Fortune asked five chief executives whose companies made this year's Most Admired all-star list how they're managing in a recession, what keeps them up at night, and when they think the economy will get its groove back.
Be flexible with staffing: We are not planning on growing our headcount for the year. We're clearly in an environment where we're slowing our growth. That means we're overstaffed in some areas. So we're being more creative about encouraging employees to move about in the company. We are doing that at a very reasoned pace so that we are not threatening people, in other words, with their jobs.
Sign of the times: The most dramatic step that we've taken is that for the first time in our history, we've cut our flight activity and will be flying fewer trips than we did in '08. But we are still growing key markets like Denver and San Francisco, while pruning unpopular, and thus unproductive, flights.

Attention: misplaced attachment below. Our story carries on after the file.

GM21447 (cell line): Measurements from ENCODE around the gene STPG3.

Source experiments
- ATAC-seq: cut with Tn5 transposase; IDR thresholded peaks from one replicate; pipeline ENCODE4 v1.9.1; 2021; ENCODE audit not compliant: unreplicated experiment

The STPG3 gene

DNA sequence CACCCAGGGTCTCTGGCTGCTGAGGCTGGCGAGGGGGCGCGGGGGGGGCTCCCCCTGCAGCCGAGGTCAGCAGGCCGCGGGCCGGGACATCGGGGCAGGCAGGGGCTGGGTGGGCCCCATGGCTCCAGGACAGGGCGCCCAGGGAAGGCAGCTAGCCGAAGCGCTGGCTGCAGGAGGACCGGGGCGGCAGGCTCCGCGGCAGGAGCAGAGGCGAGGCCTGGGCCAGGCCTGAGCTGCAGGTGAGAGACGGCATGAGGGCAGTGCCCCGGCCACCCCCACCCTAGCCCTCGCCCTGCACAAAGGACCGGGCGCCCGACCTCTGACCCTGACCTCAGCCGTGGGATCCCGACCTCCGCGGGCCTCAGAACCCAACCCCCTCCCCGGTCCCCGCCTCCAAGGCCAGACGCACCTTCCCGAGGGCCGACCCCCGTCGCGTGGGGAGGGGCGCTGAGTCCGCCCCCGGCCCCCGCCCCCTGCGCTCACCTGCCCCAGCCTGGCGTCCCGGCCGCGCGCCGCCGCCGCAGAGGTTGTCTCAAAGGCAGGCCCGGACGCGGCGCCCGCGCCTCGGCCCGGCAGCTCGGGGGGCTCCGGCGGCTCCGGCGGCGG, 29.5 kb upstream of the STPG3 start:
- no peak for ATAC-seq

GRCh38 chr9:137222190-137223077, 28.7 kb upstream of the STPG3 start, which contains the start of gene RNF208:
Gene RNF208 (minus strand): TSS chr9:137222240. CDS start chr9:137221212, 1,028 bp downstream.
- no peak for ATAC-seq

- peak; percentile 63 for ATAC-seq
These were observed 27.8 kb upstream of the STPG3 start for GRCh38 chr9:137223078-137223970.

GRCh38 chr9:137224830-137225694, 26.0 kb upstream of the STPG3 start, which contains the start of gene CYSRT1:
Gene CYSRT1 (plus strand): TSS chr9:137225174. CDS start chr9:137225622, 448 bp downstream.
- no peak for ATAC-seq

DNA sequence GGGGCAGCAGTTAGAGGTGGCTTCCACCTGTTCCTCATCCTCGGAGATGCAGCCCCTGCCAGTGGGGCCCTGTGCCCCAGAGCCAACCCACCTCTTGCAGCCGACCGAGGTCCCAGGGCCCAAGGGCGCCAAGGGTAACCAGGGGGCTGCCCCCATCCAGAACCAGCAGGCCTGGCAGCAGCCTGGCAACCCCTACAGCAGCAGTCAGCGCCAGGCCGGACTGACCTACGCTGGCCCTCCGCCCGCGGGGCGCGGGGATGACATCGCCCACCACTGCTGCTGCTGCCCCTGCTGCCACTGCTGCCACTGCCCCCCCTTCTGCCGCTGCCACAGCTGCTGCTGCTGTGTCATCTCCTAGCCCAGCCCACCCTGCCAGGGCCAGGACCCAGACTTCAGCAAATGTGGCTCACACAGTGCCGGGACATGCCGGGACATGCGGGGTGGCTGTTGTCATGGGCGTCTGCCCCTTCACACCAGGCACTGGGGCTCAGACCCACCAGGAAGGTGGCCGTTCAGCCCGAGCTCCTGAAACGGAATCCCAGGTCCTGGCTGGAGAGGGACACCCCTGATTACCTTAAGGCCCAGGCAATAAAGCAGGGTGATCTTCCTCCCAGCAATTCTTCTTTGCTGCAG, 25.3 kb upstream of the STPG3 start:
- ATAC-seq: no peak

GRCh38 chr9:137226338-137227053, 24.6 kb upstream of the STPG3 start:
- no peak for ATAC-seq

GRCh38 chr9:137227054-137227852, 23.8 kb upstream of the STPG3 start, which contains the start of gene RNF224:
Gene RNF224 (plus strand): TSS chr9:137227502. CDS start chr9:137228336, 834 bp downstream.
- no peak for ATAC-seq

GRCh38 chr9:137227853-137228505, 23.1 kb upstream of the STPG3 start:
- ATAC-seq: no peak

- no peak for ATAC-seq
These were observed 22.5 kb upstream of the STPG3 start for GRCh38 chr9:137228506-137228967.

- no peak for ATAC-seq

What not to do in a downturn: What I have to guard against is using previous downturns as a road map and assuming that, "Oh, yeah, things are going to happen just like they did in, say, 1991."
The only way out of this mess: The credit crisis has to be solved for us to have any expectation of a recovery. You need banks to start lending. And I think for banks to start lending, they must have confidence in their own balance sheets.
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